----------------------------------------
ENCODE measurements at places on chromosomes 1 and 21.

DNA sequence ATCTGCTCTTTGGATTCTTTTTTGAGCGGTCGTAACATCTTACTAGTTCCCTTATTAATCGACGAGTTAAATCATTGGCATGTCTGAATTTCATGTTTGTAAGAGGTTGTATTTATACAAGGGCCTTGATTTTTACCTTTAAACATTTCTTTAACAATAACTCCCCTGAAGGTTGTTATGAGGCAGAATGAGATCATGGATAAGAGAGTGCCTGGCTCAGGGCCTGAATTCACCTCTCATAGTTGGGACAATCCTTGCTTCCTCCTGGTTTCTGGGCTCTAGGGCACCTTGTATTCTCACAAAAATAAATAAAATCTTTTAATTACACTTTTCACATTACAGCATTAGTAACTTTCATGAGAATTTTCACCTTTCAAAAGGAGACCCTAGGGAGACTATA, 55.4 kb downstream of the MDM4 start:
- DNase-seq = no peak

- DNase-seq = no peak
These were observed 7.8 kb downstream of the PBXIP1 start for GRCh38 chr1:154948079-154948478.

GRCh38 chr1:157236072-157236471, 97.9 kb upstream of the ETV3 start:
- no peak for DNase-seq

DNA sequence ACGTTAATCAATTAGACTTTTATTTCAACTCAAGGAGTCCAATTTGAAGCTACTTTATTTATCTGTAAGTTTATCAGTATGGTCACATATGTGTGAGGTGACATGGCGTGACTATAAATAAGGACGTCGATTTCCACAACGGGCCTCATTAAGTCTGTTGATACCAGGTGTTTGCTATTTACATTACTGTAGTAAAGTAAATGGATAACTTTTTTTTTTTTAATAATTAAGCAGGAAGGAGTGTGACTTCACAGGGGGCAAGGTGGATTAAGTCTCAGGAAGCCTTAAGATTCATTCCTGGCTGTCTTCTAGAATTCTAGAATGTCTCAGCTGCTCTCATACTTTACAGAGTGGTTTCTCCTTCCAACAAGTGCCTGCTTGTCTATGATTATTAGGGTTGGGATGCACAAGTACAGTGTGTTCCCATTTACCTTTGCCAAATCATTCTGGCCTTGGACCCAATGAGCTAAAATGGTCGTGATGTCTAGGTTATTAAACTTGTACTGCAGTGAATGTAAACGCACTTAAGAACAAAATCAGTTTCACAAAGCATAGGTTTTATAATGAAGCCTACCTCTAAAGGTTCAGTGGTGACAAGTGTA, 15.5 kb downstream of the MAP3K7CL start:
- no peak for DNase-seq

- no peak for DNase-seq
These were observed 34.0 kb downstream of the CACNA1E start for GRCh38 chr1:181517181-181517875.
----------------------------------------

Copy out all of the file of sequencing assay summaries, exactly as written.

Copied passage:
ENCODE measurements at places on chromosomes 1 and 21.

DNA sequence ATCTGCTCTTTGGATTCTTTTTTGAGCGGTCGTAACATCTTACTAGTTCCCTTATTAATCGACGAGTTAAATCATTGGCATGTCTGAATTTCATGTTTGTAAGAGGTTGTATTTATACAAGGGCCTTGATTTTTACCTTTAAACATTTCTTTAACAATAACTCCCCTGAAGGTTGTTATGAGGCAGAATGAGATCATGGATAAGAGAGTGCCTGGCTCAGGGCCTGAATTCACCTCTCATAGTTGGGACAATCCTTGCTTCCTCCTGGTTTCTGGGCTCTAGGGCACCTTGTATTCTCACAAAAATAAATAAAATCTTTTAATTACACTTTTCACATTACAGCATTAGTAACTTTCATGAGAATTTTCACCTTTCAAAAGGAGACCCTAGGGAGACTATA, 55.4 kb downstream of the MDM4 start:
- DNase-seq = no peak

- DNase-seq = no peak
These were observed 7.8 kb downstream of the PBXIP1 start for GRCh38 chr1:154948079-154948478.

GRCh38 chr1:157236072-157236471, 97.9 kb upstream of the ETV3 start:
- no peak for DNase-seq

DNA sequence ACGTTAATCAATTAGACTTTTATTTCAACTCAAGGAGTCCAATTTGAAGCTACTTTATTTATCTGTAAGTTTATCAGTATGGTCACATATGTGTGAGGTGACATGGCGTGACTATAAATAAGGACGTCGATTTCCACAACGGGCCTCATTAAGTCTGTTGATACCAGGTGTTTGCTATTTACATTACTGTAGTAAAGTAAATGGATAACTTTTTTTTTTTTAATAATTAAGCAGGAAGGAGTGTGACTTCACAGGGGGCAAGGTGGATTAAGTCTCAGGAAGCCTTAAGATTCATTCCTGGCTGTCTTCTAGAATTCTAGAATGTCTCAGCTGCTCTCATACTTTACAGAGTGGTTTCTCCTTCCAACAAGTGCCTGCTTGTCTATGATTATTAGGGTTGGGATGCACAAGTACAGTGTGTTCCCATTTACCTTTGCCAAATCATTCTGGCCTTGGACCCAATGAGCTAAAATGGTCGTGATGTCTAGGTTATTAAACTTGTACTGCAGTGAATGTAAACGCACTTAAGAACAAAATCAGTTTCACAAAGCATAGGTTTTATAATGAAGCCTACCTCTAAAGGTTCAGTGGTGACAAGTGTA, 15.5 kb downstream of the MAP3K7CL start:
- no peak for DNase-seq

- no peak for DNase-seq
These were observed 34.0 kb downstream of the CACNA1E start for GRCh38 chr1:181517181-181517875.